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Enforcement Staff of the AUC Allegations Against Energy Sustain Service Ltd. and Zong Tang, Phase 1, AUC Decision 28170-D01-2023

Link to Decision Summarized

Facilities – Approval Requirement

Application

Enforcement staff of the AUC (“Enforcement Staff”), following an investigation prompted by a noise complaint, filed an application with the AUC alleging that Energy Sustain Service Ltd. (“ESS”) and Zong Tang (the “Respondents”):

  • operated a power plant from February 15, 2022, until May 31, 2022, without approval from the AUC contrary to the Hydro and Electric Energy Act (“HEEA”) and Rule 007: Applications for Power Plants, Substations, Transmission Lines, Industrial System Designations, Hydro Developments (“Rule 007”) (“Contravention 1”): and
  • the power plant operations exceeded the permissible sound levels specified in Rule 012: Noise Control (“Rule 12”) (“Contravention 2”).

Decision

The AUC found that ESS contravened s 11 of the HEEA by operating a power plant without approval from the AUC. Conversely, the AUC did not find that Zong Tang contravened s 11 of the HEEA. The AUC also did not find that a contravention of s 1.3 of Rule 012 occurred.

On receipt of an application from the Enforcement Staff the AUC will conduct a second phase of this proceeding to determine the sanctions against ESS.

Pertinent Issues

Process

The AUC established two phases for the proceeding. In this first phase of the enforcement proceeding, Enforcement Staff have the burden of proving the allegations on a balance of probabilities. In the second phase, which follows if the allegations made by Enforcement Staff are proven, the AUC will determine the appropriate remedy for the alleged misconduct established in the first phase.

Legislative and Evidentiary Framework

AUC’s Role

The purpose of the enforcement proceeding was to determine whether Enforcement Staff have demonstrated that the Respondents committed the alleged contraventions. In determining whether the Respondents committed the alleged contraventions, like a court, the AUC acts as an impartial adjudicator of Enforcement Staff’s application.

In an enforcement proceeding, Enforcement Staff has the burden of demonstrating, on a balance of probabilities, that the alleged contraventions occurred. The evidence relied upon by the parties must be clear, convincing, and cogent to satisfy the burden imposed. The AUC must scrutinize with care the evidence filed when making its decision.

Standard and Burden of Proof

In an enforcement proceeding, Enforcement Staff have the burden of demonstrating on a balance of probabilities that the alleged contraventions occurred. If Enforcement Staff does not meet its burden, the case will fail. If an alleged contravention is proven, for those contraventions to which the defence of due diligence applies, the alleged contraveners will have the opportunity to demonstrate, on a balance of probabilities, that they have met the defence of due diligence.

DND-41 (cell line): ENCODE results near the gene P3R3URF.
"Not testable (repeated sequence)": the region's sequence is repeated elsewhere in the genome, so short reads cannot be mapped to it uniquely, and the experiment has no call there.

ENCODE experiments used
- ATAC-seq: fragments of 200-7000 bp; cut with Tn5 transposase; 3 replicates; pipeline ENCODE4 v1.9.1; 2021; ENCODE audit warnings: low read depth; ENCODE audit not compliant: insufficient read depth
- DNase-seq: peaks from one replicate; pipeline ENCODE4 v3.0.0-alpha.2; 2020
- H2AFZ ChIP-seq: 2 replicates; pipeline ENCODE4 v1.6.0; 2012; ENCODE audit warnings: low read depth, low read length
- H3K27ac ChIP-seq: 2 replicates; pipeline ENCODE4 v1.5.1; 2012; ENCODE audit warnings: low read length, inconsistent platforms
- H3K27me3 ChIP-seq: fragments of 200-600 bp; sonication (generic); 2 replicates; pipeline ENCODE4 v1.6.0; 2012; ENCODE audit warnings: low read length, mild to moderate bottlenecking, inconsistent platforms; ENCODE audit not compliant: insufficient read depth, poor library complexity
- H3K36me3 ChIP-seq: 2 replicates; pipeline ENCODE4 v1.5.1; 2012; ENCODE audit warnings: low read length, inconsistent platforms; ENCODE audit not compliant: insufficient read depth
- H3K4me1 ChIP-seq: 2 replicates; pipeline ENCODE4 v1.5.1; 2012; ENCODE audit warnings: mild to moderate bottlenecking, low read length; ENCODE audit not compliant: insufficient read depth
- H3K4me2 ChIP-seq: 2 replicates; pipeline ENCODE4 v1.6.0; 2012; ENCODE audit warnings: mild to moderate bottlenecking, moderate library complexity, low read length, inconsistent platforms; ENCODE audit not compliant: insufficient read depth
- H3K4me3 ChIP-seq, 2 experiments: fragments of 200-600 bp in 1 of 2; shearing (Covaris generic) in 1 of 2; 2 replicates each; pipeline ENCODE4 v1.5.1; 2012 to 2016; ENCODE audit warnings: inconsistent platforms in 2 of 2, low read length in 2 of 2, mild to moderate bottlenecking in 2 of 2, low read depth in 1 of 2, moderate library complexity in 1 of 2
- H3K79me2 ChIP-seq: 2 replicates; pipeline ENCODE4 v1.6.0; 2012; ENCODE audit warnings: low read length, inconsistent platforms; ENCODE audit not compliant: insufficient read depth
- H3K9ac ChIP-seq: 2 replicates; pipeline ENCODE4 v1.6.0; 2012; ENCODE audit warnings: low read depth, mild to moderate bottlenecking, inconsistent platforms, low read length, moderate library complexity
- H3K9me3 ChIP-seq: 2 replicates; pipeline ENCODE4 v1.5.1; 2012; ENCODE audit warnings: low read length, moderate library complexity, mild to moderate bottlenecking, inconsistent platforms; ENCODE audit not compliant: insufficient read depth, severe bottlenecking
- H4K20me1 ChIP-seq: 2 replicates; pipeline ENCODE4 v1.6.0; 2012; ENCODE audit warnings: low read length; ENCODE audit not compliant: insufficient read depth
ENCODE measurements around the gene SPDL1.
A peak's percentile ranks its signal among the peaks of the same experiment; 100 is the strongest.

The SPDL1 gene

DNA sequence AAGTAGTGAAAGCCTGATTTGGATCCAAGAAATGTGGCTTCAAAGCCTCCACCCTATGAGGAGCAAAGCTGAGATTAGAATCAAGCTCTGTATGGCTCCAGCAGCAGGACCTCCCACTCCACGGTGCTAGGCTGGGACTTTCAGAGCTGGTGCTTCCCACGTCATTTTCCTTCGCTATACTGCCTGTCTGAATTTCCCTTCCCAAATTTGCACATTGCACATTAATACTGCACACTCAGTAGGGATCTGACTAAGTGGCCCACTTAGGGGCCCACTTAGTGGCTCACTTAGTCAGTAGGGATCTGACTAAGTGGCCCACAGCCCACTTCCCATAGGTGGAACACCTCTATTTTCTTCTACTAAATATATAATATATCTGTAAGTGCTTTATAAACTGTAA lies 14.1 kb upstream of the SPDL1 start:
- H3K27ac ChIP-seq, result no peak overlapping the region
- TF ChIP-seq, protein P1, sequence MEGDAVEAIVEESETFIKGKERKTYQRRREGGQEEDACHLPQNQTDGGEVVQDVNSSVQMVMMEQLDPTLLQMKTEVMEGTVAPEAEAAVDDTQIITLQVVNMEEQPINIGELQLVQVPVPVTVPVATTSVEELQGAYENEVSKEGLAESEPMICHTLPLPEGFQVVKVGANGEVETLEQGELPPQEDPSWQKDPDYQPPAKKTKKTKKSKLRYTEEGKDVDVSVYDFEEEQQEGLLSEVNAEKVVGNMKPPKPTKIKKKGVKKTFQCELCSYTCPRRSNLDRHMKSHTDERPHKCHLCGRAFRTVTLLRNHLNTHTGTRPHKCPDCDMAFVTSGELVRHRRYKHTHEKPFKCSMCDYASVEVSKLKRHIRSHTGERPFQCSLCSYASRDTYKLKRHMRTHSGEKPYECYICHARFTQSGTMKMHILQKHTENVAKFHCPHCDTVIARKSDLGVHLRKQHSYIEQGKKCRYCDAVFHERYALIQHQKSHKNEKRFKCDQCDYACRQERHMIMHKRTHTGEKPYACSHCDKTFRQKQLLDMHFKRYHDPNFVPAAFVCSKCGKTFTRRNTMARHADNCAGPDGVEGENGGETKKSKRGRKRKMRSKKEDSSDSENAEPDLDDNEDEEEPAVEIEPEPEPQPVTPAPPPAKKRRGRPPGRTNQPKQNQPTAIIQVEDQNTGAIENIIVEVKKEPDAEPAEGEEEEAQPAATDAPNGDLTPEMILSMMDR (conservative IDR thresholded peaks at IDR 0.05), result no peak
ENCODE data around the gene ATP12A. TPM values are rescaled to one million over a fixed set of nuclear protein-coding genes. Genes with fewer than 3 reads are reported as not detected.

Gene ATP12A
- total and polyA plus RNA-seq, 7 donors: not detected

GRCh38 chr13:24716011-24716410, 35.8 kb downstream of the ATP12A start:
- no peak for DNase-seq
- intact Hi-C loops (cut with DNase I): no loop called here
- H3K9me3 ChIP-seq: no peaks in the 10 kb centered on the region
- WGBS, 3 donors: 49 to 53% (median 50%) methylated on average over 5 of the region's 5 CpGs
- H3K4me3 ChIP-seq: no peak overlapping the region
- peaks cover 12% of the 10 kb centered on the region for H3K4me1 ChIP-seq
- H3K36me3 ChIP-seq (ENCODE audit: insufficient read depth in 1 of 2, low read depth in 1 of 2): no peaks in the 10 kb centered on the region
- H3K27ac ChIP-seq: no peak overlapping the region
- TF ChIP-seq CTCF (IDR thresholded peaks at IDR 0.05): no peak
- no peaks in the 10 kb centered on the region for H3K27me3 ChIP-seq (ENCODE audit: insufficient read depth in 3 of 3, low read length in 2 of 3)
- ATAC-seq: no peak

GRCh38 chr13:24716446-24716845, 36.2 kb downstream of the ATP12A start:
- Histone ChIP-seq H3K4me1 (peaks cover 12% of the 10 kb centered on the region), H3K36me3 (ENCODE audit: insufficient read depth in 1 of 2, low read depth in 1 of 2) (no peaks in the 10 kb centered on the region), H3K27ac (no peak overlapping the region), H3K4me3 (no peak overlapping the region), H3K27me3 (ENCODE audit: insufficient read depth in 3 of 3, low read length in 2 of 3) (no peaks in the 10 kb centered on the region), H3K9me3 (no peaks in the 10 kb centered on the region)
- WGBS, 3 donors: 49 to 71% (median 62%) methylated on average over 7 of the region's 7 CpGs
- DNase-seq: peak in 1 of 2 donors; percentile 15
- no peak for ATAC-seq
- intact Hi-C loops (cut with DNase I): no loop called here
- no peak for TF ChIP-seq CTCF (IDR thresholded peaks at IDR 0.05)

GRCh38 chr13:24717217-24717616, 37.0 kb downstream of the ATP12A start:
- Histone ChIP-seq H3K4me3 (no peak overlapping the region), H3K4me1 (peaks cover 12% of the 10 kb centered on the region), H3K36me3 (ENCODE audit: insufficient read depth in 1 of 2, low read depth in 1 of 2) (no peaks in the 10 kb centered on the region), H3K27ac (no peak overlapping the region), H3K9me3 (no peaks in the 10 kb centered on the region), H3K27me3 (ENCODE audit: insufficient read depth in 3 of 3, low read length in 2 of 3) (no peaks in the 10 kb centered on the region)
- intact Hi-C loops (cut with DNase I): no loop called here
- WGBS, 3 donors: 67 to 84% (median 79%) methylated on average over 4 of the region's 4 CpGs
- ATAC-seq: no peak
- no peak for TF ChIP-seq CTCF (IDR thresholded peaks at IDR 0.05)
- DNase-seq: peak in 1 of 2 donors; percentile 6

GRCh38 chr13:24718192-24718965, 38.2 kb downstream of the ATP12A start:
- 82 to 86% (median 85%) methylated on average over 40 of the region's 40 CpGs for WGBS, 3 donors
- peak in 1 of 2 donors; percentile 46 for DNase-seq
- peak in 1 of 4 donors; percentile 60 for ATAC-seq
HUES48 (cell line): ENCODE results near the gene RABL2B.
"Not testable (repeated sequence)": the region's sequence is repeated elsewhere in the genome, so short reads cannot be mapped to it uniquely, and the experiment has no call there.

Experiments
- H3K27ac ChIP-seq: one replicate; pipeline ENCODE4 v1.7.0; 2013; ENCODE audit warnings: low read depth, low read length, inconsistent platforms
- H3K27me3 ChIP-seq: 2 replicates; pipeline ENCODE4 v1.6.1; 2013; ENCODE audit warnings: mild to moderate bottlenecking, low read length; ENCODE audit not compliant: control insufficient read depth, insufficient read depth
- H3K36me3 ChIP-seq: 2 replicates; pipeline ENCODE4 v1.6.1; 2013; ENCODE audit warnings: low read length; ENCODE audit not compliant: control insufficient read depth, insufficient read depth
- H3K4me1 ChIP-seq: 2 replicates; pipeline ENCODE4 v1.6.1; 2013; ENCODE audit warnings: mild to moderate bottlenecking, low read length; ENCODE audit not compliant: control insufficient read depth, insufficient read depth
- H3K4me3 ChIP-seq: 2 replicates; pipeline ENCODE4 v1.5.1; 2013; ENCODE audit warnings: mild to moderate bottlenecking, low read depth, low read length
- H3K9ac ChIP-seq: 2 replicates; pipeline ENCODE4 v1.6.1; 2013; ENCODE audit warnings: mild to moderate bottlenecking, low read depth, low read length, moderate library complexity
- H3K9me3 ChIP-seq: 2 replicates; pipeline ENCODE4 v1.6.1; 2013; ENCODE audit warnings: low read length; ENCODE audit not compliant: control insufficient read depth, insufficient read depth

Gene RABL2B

Assessment of Evidence

The AUC is not bound by the rules of evidence applicable to judicial proceedings. Accordingly, the AUC has discretion to determine the admissibility and weight of evidence but it cannot ignore the principles that underlie the formal rules of evidence.

The AUC noted that, while it was satisfied that the expert in this proceeding had sufficient expertise, it would have benefitted from a submission from Enforcement Staff on this point. Enforcement Staff did not file a curriculum vitae for its expert, nor did they make any submissions concerning his expertise. In addition, Enforcement Staff did not call its expert to give evidence, either by affidavit or orally in the hearing.

The AUC observed that Enforcement Staff relied on a significant amount of untested, unsworn, third-party documentary evidence. The AUC routinely admits hearsay and unsworn evidence and its weight will depend on the extent to which it was tested in the proceeding. In the absence of evidence to the contrary, the AUC does not generally discount hearsay or unsworn evidence.

In relation to available defences, the AUC proceeded in this decision on the basis that the alleged contraventions are strict liability matters, for which a defence of due diligence is available.

Summary of Facts

ESS is an Alberta business corporation. Zong Tang is the sole director and shareholder of ESS. Between February 15, 2022, and May 31, 2022, a 1.475-megawatt (“MW”) gas-powered generator (the “Power Plant”) was operated in Brazeau County (the “Site”).

Response Energy Corporation (“Response Energy”) operated a well-producing oil and natural gas that is located at the Site (the “Well”). The Well was suspended in June 2017, as the gas pipeline system that the Well was tied into discontinued operations. Response Energy could no longer access markets for the produced natural gas. As a result, the gas was considered a waste product.

In February 2022, Response Energy and ESS entered a contract according to which Response Energy sold ESS the gas produced by the Well to fuel the Power Plant. The agreement set out that ESS would supply Response Energy with some of the electricity generated by the Power Plant. The agreement also designated how various costs and responsibilities at the Site would be split between Response Energy and ESS.

Response Energy and ESS collaboratively took steps to ensure regulatory compliance for both the Well and the Power Plant. Both parties believed that there was no requirement to obtain AUC approval to construct and operate the Power Plant.

In addition to providing Response Energy with electricity at the Well, the Power Plant was used to power cryptocurrency mining machines located at the Site.